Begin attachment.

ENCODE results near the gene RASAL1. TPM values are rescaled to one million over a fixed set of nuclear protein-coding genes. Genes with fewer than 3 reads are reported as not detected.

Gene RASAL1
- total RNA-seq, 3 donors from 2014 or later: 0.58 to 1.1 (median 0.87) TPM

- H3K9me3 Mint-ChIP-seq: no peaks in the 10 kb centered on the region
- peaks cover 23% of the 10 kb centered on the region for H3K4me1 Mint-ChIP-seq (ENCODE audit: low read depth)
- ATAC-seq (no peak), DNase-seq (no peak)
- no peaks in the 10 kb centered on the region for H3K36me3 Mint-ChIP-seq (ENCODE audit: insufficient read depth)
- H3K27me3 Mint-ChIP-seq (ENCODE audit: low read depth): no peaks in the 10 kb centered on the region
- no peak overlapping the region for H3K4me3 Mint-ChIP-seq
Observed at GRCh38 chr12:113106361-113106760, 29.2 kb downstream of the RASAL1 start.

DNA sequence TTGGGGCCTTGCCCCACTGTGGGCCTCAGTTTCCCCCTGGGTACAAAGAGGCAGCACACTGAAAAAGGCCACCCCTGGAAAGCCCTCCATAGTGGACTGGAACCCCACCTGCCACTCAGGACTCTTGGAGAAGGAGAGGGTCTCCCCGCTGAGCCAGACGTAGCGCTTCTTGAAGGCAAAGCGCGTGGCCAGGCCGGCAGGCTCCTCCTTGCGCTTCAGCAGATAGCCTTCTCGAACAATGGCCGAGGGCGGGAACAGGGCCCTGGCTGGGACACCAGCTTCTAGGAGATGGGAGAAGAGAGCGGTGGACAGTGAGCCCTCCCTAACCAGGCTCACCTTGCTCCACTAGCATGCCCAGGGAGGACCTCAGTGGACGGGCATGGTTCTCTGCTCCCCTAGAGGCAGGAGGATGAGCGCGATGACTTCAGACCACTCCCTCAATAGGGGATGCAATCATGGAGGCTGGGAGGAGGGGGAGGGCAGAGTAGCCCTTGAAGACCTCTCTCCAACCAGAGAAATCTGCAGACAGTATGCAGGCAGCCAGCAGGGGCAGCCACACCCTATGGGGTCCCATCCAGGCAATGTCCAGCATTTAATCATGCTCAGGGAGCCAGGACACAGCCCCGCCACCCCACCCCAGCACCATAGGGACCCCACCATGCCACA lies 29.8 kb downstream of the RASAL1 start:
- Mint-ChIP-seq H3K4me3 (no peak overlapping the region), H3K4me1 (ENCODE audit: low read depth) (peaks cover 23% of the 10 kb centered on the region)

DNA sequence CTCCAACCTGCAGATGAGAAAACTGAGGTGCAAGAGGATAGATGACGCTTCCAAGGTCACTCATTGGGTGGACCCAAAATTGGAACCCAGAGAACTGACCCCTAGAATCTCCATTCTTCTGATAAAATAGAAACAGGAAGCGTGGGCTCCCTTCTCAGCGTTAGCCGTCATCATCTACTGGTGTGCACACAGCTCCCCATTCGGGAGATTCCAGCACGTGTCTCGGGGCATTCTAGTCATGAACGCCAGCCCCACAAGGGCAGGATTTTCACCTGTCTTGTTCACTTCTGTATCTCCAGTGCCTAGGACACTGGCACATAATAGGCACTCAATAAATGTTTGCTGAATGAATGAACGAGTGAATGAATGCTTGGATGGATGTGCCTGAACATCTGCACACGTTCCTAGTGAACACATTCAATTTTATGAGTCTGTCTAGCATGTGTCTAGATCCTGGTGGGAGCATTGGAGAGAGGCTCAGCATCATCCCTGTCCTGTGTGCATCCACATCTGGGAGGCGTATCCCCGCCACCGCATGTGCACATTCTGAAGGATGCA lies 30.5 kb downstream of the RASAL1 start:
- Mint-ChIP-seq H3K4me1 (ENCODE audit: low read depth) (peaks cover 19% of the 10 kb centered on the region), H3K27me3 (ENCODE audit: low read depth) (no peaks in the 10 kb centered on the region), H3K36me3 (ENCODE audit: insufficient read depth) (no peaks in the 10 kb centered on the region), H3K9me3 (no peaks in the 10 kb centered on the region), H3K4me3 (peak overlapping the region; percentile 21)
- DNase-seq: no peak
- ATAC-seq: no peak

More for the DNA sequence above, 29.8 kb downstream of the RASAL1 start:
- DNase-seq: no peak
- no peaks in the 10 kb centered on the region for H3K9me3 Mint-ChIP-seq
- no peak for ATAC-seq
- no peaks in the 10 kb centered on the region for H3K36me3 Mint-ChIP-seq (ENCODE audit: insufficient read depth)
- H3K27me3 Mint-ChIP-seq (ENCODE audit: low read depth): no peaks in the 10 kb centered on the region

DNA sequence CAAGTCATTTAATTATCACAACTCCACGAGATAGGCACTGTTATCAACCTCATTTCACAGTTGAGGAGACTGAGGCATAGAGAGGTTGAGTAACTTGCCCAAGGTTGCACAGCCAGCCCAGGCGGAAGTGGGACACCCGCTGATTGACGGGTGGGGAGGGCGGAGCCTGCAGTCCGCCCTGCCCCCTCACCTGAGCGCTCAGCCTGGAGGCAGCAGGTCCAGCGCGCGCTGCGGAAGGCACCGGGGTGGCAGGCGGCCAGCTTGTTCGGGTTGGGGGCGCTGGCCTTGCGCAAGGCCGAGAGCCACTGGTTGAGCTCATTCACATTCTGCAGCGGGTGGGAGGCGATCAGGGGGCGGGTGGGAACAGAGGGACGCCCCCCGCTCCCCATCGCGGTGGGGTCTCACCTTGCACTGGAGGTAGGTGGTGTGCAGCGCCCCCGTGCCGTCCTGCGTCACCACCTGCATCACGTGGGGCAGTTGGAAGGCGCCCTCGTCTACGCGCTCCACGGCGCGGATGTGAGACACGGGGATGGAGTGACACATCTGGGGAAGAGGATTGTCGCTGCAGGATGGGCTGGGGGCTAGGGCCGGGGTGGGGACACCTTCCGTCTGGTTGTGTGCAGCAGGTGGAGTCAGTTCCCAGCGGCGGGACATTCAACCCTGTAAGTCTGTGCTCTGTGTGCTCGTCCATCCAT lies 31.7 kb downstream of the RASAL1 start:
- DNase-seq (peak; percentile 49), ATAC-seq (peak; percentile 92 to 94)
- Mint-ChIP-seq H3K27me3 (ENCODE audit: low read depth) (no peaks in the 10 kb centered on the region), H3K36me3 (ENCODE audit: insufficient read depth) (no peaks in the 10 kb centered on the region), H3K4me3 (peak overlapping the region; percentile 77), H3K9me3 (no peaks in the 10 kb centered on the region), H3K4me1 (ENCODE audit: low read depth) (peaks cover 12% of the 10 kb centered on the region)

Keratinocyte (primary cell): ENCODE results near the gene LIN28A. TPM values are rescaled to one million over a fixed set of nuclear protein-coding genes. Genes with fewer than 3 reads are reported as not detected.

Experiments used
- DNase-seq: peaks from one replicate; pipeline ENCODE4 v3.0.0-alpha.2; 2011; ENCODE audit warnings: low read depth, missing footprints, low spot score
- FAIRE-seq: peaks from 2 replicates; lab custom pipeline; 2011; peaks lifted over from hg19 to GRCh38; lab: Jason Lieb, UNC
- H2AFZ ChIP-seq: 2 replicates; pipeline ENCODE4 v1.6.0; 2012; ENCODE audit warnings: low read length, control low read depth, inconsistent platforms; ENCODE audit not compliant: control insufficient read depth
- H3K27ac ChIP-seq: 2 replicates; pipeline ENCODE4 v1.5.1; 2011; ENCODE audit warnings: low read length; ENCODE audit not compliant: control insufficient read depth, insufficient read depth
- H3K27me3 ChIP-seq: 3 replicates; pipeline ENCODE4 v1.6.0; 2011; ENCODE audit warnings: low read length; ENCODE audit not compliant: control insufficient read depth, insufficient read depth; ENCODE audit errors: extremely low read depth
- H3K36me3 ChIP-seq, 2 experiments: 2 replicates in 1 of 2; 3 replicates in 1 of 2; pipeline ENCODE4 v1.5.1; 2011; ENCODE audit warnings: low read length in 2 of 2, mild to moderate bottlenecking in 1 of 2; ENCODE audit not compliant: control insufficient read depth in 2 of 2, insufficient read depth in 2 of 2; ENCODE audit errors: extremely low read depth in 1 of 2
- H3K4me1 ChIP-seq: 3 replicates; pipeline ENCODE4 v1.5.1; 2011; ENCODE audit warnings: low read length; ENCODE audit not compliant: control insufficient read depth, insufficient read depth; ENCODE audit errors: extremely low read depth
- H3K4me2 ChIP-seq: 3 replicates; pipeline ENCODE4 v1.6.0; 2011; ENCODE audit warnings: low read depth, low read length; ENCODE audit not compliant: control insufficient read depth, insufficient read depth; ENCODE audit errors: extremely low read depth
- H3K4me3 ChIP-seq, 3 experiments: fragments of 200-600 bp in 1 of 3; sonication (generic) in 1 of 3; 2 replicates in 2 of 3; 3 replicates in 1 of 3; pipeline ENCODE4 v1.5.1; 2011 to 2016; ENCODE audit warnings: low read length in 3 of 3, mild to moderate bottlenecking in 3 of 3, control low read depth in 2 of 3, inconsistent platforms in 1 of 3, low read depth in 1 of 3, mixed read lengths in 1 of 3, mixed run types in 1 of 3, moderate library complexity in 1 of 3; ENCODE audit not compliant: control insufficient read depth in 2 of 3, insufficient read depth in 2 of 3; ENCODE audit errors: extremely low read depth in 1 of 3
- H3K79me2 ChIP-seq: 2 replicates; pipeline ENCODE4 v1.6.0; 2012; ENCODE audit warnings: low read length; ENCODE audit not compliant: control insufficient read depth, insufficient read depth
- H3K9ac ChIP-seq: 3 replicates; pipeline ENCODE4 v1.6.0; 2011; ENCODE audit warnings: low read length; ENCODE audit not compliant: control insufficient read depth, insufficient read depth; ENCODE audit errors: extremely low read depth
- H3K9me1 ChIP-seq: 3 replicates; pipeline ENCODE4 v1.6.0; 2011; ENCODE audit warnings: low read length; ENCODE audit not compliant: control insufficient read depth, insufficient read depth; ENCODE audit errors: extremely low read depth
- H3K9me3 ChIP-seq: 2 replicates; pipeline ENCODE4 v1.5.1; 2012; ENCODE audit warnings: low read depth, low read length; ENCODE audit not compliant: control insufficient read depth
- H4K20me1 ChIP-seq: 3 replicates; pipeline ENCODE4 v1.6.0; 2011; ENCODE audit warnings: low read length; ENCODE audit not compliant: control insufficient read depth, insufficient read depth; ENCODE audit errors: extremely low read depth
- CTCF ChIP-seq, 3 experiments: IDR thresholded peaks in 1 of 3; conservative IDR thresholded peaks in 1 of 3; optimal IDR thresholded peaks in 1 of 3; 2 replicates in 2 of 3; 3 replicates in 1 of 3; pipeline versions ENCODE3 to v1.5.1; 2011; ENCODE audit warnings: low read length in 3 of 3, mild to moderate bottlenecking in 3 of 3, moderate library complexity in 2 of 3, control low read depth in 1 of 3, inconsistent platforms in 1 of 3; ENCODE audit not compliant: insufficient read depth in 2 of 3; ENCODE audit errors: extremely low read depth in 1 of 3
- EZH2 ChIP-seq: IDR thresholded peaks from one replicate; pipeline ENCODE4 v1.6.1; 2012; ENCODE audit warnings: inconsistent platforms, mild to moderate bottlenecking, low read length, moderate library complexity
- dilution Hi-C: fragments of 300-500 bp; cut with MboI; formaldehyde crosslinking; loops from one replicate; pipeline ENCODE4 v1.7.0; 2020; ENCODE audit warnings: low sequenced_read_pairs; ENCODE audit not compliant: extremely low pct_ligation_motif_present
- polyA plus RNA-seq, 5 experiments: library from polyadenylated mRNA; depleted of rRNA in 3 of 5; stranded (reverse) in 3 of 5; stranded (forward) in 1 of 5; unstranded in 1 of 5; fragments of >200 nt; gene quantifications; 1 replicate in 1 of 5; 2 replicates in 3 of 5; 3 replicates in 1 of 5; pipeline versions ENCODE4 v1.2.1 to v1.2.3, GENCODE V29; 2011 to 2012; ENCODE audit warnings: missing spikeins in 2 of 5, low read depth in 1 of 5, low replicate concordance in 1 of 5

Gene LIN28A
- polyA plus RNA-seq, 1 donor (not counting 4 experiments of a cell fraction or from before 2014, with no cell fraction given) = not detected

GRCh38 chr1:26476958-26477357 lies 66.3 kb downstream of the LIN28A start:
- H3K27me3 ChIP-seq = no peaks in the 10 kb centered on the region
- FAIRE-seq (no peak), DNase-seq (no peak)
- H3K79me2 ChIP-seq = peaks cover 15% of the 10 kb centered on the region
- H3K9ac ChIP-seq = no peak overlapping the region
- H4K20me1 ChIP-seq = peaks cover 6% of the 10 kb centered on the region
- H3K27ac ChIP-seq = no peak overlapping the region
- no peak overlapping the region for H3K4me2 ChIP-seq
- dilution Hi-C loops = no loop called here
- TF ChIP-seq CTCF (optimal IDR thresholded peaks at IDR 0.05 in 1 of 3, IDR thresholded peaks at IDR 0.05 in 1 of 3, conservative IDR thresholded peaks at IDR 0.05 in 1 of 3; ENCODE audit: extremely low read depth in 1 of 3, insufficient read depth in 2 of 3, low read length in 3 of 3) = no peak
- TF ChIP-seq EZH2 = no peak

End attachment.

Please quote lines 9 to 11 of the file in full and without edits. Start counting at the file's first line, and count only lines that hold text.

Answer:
- no peak overlapping the region for H3K4me3 Mint-ChIP-seq
Observed at GRCh38 chr12:113106361-113106760, 29.2 kb downstream of the RASAL1 start.

DNA sequence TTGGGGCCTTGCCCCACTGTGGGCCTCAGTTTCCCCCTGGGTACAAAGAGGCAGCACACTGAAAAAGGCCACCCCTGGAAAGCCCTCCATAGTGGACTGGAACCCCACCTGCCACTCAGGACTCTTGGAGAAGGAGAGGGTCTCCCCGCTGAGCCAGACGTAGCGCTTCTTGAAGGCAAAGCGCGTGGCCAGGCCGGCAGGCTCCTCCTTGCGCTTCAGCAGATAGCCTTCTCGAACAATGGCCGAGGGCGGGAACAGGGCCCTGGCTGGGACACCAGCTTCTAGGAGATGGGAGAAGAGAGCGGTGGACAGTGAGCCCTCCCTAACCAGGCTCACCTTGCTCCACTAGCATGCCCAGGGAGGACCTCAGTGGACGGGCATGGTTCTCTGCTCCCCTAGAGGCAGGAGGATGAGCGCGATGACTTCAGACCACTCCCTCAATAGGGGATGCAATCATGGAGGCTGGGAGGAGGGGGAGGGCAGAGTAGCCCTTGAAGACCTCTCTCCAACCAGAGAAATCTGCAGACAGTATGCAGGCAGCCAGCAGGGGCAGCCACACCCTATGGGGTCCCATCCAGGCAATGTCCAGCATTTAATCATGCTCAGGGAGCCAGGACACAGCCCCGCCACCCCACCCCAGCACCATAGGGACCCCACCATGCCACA lies 29.8 kb downstream of the RASAL1 start: